Battista Franco

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Battista Franco
A Roman General Receiving Four Envoys in a Military Camp Near a Town
ca. 1548-1560
Pen and brown ink and wash, squared in black chalk, on two pieces of paper joined vertically at center.
8 x 16 1/4 inches (202 x 412 mm)
Purchased by Pierpont Morgan (1837-1913) in 1909.
IV, 72

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Inscribed on verso of mount, "Given me by S.r J~: Thornhill. Oct: 1724; J: B~ N. 134 / 16 1/4 by 8; Lot 51-H".

Sir James Thornhill, London (1675-1734); Jonathan Richardson Sr. (1665-1745), London (Lugt 2183); John Barnard (d. 1784), London (Lugt 1419 and 1420); Charles Fairfax Murray (1849-1919), London and Florence; from whom purchased J. Pierpont Morgan (1837-1913), New York (no mark; see Lugt 1509); J.P. Morgan, Jr. (1867-1943), New York.

As noted by Anne Varick Lauder, this drawing is one of three studies by Franco for the same composition, which she dates to the late 1540s or 1550s.1 The two related sheets contain figure studies that probably precede the Morgan composition. One of these, in red chalk, is now in the Louvre; the other, a pen-and-wash study, is now in a private American collection and seems to be the earliest of the two.2 Although the precise subject of the composition remains unknown, the costume of the protagonists in the Morgan drawing suggests a scene from Roman history. As Lauder notes, it is possible that the drawings relate to maiolica designs, for which Franco often illustrated scenes from Roman history, or the artist’s painted decorations for the ephemeral decorations honoring the 1548 marriage of Guidobaldo II della Rovere, Duke of Urbino, and Vittoria Farnese.3 Ultimately, she suggests that the drawings were most likely connected to a now-lost mural fresco for a villa in the Marche or a private palace in Venice, painted after Franco’s return to the region, ca. 1552, where he would spend his final decade.4

Franco is known to have decorated several buildings on the Venetian mainland though hardly any evidence of this activity survives. Vasari mentions that while working on frescoes for the Grimani chapel, Venice, Franco also found time to decorate “the villas of certain gentlemen,” though the only documented case concerns Franco’s decorations for the Villa Foscari at Malcontenta di Mira, near Venice, constructed ca. 1558.5 In a lunette in Palazzo Grimani di Ruga Giuffa, Venice, there are stories of Coriolanus. A number of extant drawings by Franco appear to be studies for villa or palace decorations of his second Venetian period. Other related sheets depicting scenes from ancient Roman history are Franco’s, Abduction of Hesione by Hercules, in the National Gallery, Ottawa; An Extensive Landscape with Figures Fishing in a Bay, which appeared on the art market in 2000; and two drawings at Windsor Castle: The Women before Coriolanus and Scene before the Castel Sant’Angelo.6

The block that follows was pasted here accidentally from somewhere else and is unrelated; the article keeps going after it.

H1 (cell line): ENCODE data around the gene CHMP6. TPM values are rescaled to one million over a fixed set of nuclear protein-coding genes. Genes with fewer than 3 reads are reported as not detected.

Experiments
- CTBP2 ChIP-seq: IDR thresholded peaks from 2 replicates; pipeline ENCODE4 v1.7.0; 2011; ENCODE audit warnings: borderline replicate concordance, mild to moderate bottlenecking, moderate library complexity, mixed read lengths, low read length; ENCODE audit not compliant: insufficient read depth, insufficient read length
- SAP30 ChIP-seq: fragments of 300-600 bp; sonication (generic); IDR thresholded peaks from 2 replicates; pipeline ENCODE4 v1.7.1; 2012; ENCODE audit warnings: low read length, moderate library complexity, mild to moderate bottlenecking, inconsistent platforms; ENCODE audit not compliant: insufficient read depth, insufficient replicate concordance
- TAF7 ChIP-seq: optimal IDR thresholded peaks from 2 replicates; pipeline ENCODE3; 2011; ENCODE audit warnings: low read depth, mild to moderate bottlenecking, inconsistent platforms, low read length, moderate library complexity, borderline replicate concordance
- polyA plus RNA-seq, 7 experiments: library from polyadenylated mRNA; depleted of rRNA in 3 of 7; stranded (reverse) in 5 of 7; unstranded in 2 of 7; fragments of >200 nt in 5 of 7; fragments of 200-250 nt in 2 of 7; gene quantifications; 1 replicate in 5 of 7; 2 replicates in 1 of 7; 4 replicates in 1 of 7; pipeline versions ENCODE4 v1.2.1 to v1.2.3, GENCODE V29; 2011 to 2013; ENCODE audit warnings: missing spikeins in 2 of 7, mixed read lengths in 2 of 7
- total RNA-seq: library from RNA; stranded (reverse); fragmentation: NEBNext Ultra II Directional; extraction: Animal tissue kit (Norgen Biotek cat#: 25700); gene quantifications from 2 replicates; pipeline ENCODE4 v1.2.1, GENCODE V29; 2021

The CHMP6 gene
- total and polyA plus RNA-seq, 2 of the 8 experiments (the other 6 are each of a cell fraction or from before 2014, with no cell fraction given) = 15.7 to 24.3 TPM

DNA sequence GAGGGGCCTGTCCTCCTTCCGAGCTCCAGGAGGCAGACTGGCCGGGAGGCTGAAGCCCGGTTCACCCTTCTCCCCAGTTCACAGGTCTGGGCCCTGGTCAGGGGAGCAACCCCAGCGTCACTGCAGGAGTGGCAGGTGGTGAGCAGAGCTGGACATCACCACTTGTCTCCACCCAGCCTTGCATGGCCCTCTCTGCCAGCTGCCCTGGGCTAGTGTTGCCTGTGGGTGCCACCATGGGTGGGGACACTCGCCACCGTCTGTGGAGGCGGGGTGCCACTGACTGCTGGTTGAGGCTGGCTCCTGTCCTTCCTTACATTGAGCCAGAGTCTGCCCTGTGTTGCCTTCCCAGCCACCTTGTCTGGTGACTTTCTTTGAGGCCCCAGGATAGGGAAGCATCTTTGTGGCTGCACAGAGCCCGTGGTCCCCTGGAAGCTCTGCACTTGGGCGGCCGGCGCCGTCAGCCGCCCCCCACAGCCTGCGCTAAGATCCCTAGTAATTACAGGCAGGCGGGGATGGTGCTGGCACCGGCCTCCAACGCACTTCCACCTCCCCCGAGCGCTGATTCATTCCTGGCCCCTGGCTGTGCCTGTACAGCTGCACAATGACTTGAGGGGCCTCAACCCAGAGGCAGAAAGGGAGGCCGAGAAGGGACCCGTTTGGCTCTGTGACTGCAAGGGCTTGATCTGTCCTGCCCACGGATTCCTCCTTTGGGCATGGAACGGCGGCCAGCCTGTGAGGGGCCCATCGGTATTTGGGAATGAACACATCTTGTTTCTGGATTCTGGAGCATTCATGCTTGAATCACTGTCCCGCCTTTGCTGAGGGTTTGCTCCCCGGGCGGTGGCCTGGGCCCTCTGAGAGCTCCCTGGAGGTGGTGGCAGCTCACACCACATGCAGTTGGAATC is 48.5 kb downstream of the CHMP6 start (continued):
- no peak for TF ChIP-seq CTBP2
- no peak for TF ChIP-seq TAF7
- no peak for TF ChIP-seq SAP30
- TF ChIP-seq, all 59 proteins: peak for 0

1. Lauder 2009, 228.
  2. Louvre, Paris, inv. 4926; Lauder 2009, 226-28, no. 58. For the drawing in a private collection, see Ongpin, in New York and London, 2002, no. 4.
  3. For Franco’s maiolica designs, see Clifford and Mallet 1976, 386-410.
  4. Lauder 2009, 228.
  5. Vasari 1878-85, 6: 586, “lavorato alcune cose a fresco per le ville d’alcuni gentiluomini”.
  6. National Gallery of Art, Ottawa, inv. 15214; Colnaghi, New York, 4 May-2 June, 2000, no. 5; Windsor Castle, Royal Collection, inv. 990381, 990384.

Selected references: Fairfax Murray, 1905-12, 4: no. 72; Ongpin, in New York and London 2002, under no. 4; Lauder 2009, 227, under no. 58, 229, under no. 59.
Collection J. Pierpont Morgan : Drawings by the Old Masters Formed by C. Fairfax Murray. London : Privately printed, 1905-1912, IV, 72, repr.


Watermark: none visible through lining.

Associated names: 

Thornhill, James, Sir, 1675-1734, former owner.
Richardson, Jonathan, 1665-1745, former owner.
Barnard, John, 1709-1784, former owner.
Murray, Charles Fairfax, 1849-1919, former owner.
Morgan, J. Pierpont (John Pierpont), 1837-1913, former owner.
Morgan, J. P. (John Pierpont), 1867-1943, former owner.

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